Gateway doesn't offer many configuration options on the M275, but fortunately, the system features several cutting-edge components. For starters, it includes Intel's power-saving Pentium M processor--running at 1.4GHz or 1.6GHz. Coupled with Intel's 855GM chipset and Pro/Wireless 802.11b mini-PCI card, the M275 becomes an official Centrino. Gateway also sells a Broadcom mini-PCI card based on the faster 802.11g standard for an extra $20.

Other specs are top-notch, too. The M275 includes the largest screen among today's convertible tablets, measuring 14.1 inches. Double-data rate (DDR), 333MHz memory starts at 256MB and ends at 1,024MB, and hard drives come in two large sizes: 40GB and 60GB. Internal secondary storage drives consist of either a DVD or DVD/CD-RW drive. Every M275 also includes a dedicated slot that supports four types of tiny media cards: SmartMedia, Secure Digital, MultiMediaCard, and Memory Stick. Our $2,099 evaluation system included a 1.6GHz Pentium M, 512MB of memory, a 60GB hard drive, and a DVD/CD-RW drive.

All tablet PCs, including the M275, are based on Microsoft's Windows XP Professional Tablet PC Edition. In addition to the standard Microsoft apps loaded onto each tablet PC, such as Windows Journal and Sticky Notes, Gateway bundles Microsoft Works 7.0, InterVideo's WinDVD 4.0 for DVD playback, and several of Ahead Software's Nero series programs. The Nero list includes Express 6.0 for quick CD burning, BackItUp for backing up and restoring data, and CD/DVD Speed for monitoring the performance of your DVD/CD-RW drive. That's a decent package, but Gateway could have included some of the new tablet PC-specific apps, such as Corel Grafigo for sketching and annotating and FranklinCovey's TabletPlanner.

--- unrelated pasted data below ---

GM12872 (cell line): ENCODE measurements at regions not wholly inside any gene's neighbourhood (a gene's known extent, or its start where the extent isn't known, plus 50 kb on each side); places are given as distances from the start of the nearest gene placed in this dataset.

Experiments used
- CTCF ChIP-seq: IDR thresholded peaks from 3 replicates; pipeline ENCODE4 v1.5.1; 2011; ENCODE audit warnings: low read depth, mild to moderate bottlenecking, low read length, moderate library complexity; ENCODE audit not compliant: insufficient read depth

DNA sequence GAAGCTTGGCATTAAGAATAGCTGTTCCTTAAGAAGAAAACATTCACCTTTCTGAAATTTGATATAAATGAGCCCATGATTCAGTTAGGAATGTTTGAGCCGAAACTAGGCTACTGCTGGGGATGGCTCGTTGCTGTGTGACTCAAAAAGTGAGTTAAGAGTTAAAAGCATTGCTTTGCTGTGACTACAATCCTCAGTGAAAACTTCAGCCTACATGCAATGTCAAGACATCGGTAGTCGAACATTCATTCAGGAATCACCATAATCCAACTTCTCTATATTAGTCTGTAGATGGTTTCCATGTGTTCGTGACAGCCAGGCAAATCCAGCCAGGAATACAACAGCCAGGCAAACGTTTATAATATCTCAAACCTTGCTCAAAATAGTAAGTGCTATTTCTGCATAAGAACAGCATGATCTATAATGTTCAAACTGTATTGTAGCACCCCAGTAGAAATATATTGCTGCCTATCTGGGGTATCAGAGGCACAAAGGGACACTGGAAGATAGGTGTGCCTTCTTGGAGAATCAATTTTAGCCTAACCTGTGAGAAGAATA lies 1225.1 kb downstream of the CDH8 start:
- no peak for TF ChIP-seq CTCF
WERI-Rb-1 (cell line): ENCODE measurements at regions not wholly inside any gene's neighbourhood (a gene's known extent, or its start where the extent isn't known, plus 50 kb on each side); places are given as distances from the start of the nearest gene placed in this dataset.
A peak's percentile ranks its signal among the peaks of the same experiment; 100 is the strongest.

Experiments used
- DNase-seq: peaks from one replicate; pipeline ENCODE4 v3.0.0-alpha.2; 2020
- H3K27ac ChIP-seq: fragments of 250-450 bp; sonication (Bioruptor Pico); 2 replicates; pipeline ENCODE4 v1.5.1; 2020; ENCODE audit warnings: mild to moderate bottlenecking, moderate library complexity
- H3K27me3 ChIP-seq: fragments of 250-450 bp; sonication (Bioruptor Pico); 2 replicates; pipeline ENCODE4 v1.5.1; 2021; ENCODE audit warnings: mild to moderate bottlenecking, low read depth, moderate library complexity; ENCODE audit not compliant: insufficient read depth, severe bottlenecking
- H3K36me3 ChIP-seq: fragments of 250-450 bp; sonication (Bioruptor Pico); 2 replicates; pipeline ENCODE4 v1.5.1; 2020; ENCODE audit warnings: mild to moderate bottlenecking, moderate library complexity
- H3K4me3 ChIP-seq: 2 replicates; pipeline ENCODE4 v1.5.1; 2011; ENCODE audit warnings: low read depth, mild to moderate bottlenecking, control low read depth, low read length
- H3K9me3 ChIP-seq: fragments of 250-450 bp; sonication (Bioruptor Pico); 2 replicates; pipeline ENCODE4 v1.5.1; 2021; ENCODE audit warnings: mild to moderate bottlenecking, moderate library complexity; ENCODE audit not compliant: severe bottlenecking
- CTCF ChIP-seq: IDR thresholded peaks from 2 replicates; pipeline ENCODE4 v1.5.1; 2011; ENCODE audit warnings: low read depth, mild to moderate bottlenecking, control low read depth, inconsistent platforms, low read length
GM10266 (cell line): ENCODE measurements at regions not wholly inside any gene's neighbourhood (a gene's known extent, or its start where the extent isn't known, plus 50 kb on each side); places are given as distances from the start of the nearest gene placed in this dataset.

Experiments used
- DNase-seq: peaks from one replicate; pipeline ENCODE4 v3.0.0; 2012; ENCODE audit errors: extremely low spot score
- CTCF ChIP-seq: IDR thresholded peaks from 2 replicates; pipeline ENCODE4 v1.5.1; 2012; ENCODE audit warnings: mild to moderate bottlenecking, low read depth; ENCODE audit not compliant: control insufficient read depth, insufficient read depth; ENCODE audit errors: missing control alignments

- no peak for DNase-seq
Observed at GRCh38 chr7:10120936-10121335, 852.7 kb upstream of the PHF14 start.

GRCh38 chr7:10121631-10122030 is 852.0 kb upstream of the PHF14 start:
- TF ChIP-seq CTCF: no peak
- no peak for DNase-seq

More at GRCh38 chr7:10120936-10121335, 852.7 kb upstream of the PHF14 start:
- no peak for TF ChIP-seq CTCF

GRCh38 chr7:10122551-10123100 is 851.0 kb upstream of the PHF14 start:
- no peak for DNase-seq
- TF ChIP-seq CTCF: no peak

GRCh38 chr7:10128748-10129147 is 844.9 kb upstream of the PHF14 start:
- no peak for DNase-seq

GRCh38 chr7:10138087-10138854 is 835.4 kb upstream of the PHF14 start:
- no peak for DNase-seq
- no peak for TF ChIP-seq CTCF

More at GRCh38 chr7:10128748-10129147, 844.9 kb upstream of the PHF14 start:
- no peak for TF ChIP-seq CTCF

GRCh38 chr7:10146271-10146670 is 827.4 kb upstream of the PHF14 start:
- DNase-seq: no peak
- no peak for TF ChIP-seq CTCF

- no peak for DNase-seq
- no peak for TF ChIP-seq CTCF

The Gateway M275 tablet tied for first place in mobile performance in this small roundup of tablets. The system shares first place with the Fujitsu LifeBook T3000 tablet, which actually has a slower processor. But during mobile performance, top speeds are meaningless as processor speeds throttle down to conserve battery life. That said, the Gateway M275 is one of the highest-performing tablets we've yet seen. The Acer TravelMate C110 brings up the rear, scoring much lower than the others. The Gateway M275 has great performance when running office and content-creation apps.

Mobile application performance  (Longer bars indicate better performance)
BAPCo MobileMark 2002 performance rating  
Fujitsu LifeBook T3000
Gateway M275
Acer TravelMate C110

Performance analysis written by CNET Labs assistant lab manager Eric Franklin.

Find out more about how we test notebooks.

Acer TravelMate C110
Windows XP Tablet; 900MHz Intel Pentium M; 512MB DDR SDRAM 266MHz; Intel 82852/92855 GM/GME Graphics Controller (up to 64MB shared); IBM Travelstar 40GB 40GN 4,200rpm